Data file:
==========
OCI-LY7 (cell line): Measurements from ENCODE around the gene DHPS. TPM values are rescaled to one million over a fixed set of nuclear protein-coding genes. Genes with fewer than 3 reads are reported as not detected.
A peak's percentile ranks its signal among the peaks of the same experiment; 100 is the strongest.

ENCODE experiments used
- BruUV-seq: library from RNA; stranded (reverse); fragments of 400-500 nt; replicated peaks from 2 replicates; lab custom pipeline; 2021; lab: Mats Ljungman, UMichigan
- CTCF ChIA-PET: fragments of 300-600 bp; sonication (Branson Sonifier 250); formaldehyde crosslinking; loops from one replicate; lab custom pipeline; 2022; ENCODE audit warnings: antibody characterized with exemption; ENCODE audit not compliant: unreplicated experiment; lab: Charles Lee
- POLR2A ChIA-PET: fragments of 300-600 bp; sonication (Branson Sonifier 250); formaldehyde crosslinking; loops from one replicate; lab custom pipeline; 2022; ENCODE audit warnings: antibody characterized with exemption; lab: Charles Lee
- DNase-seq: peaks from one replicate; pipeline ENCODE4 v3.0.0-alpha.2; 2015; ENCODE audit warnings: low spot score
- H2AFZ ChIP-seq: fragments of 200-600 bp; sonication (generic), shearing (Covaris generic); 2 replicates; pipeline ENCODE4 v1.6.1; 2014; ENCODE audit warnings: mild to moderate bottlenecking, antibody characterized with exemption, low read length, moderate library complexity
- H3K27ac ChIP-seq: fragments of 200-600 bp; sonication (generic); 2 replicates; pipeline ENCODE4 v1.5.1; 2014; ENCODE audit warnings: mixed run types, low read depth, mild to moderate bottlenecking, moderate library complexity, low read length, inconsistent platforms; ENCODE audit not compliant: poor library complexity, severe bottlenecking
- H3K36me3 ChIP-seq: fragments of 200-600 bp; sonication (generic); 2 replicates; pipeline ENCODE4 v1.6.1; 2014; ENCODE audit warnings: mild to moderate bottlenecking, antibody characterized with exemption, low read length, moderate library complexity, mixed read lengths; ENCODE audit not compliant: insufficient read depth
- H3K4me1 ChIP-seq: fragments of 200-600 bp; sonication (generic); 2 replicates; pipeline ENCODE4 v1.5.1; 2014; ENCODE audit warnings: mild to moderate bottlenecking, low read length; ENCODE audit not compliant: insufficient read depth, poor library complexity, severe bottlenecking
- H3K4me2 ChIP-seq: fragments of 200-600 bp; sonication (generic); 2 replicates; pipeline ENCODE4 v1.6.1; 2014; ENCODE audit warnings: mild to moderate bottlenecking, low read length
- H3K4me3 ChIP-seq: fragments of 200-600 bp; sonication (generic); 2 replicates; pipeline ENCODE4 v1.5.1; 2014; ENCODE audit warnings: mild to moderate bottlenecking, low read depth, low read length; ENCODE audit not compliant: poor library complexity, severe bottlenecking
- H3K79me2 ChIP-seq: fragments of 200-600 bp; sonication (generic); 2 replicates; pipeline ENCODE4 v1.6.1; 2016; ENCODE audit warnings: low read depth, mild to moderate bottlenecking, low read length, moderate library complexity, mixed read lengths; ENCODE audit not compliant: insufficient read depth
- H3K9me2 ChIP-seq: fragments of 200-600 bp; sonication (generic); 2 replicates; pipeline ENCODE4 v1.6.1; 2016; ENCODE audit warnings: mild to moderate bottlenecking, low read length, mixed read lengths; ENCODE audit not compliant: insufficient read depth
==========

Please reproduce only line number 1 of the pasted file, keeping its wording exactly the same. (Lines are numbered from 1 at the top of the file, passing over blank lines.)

OCI-LY7 (cell line): Measurements from ENCODE around the gene DHPS. TPM values are rescaled to one million over a fixed set of nuclear protein-coding genes. Genes with fewer than 3 reads are reported as not detected.